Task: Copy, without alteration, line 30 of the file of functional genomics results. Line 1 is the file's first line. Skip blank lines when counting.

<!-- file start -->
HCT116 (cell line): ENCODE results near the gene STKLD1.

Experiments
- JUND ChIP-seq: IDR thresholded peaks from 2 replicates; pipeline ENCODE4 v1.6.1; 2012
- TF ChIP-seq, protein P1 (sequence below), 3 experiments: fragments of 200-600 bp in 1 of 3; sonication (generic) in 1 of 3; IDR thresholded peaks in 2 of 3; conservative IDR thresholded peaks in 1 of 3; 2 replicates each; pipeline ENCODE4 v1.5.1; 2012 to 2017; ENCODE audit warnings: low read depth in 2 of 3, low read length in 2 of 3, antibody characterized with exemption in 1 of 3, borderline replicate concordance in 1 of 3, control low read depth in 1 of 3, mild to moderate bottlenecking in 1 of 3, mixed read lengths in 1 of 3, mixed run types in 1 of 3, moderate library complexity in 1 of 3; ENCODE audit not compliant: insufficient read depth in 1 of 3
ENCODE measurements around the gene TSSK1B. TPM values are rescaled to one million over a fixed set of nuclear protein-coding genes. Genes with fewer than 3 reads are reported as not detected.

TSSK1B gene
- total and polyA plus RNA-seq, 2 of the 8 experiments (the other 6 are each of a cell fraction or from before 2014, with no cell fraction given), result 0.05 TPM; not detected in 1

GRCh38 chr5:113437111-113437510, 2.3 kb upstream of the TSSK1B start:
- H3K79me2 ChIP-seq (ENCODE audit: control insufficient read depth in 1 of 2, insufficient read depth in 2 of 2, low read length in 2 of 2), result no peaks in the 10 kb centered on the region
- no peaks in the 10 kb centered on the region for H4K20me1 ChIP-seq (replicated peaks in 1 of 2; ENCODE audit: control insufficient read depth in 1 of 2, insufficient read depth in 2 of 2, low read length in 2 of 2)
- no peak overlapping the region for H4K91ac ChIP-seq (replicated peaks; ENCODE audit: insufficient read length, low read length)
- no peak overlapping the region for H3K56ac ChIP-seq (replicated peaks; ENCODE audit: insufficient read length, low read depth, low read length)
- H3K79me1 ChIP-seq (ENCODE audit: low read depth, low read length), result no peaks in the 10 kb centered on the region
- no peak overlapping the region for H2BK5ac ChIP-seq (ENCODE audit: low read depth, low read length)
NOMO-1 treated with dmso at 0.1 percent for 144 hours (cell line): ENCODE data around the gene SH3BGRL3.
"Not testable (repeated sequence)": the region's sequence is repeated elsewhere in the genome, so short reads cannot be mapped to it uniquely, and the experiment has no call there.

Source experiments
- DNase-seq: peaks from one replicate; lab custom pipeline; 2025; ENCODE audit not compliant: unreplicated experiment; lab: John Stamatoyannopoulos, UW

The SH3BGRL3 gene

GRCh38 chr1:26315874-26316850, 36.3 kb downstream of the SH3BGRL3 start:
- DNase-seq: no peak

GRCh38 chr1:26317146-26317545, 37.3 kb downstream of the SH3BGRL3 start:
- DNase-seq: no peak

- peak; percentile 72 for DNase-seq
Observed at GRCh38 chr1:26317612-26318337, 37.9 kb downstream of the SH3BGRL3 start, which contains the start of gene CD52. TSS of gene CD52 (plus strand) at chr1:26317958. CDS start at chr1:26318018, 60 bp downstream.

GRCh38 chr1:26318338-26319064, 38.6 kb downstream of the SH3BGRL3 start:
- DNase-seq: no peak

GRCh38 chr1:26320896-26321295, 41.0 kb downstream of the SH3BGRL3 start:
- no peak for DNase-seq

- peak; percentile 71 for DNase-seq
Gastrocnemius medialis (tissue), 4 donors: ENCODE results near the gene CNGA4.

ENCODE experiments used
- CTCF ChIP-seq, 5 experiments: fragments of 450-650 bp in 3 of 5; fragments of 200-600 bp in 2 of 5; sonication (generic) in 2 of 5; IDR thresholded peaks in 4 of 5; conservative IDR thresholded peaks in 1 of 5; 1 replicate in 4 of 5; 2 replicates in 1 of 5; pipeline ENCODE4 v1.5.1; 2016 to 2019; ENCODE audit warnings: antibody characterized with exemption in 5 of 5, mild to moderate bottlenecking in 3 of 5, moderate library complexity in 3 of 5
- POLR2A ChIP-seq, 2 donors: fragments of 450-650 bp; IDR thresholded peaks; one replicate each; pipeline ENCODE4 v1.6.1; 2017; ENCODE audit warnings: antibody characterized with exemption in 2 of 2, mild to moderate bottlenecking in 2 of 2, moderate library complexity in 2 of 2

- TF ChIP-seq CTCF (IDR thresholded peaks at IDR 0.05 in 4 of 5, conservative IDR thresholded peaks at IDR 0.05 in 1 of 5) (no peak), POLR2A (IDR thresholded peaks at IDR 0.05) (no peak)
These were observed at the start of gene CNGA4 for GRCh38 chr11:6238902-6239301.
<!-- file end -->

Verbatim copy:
- peak; percentile 71 for DNase-seq